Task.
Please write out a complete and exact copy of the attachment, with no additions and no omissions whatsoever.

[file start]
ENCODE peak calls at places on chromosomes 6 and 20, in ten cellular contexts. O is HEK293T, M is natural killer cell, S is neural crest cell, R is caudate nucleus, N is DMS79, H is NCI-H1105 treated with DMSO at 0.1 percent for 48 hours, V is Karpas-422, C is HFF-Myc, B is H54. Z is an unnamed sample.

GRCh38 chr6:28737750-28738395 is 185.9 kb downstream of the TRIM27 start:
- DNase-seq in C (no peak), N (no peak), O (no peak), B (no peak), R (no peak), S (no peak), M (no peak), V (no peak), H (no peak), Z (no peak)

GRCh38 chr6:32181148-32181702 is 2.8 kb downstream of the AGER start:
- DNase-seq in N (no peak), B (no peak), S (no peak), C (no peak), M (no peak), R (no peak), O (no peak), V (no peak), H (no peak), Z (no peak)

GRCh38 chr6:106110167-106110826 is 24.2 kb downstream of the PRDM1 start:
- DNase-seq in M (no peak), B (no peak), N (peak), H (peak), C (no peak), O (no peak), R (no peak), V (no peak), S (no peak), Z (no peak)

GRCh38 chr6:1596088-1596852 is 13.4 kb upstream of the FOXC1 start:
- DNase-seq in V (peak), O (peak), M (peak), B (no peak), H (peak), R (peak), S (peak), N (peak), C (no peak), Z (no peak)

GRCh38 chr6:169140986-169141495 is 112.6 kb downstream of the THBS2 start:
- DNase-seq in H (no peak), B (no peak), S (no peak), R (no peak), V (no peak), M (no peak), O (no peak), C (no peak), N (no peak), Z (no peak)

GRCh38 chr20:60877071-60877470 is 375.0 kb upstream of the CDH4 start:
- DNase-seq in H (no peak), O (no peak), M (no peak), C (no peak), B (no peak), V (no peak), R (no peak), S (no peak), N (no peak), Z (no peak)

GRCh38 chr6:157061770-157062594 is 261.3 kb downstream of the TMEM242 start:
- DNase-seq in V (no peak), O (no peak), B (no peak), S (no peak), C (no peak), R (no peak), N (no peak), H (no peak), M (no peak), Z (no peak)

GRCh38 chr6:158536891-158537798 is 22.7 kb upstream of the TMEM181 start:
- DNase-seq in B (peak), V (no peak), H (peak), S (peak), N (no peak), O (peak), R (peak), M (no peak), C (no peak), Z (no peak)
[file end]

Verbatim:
ENCODE peak calls at places on chromosomes 6 and 20, in ten cellular contexts. O is HEK293T, M is natural killer cell, S is neural crest cell, R is caudate nucleus, N is DMS79, H is NCI-H1105 treated with DMSO at 0.1 percent for 48 hours, V is Karpas-422, C is HFF-Myc, B is H54. Z is an unnamed sample.

GRCh38 chr6:28737750-28738395 is 185.9 kb downstream of the TRIM27 start:
- DNase-seq in C (no peak), N (no peak), O (no peak), B (no peak), R (no peak), S (no peak), M (no peak), V (no peak), H (no peak), Z (no peak)

GRCh38 chr6:32181148-32181702 is 2.8 kb downstream of the AGER start:
- DNase-seq in N (no peak), B (no peak), S (no peak), C (no peak), M (no peak), R (no peak), O (no peak), V (no peak), H (no peak), Z (no peak)

GRCh38 chr6:106110167-106110826 is 24.2 kb downstream of the PRDM1 start:
- DNase-seq in M (no peak), B (no peak), N (peak), H (peak), C (no peak), O (no peak), R (no peak), V (no peak), S (no peak), Z (no peak)

GRCh38 chr6:1596088-1596852 is 13.4 kb upstream of the FOXC1 start:
- DNase-seq in V (peak), O (peak), M (peak), B (no peak), H (peak), R (peak), S (peak), N (peak), C (no peak), Z (no peak)

GRCh38 chr6:169140986-169141495 is 112.6 kb downstream of the THBS2 start:
- DNase-seq in H (no peak), B (no peak), S (no peak), R (no peak), V (no peak), M (no peak), O (no peak), C (no peak), N (no peak), Z (no peak)

GRCh38 chr20:60877071-60877470 is 375.0 kb upstream of the CDH4 start:
- DNase-seq in H (no peak), O (no peak), M (no peak), C (no peak), B (no peak), V (no peak), R (no peak), S (no peak), N (no peak), Z (no peak)

GRCh38 chr6:157061770-157062594 is 261.3 kb downstream of the TMEM242 start:
- DNase-seq in V (no peak), O (no peak), B (no peak), S (no peak), C (no peak), R (no peak), N (no peak), H (no peak), M (no peak), Z (no peak)

GRCh38 chr6:158536891-158537798 is 22.7 kb upstream of the TMEM181 start:
- DNase-seq in B (peak), V (no peak), H (peak), S (peak), N (no peak), O (peak), R (peak), M (no peak), C (no peak), Z (no peak)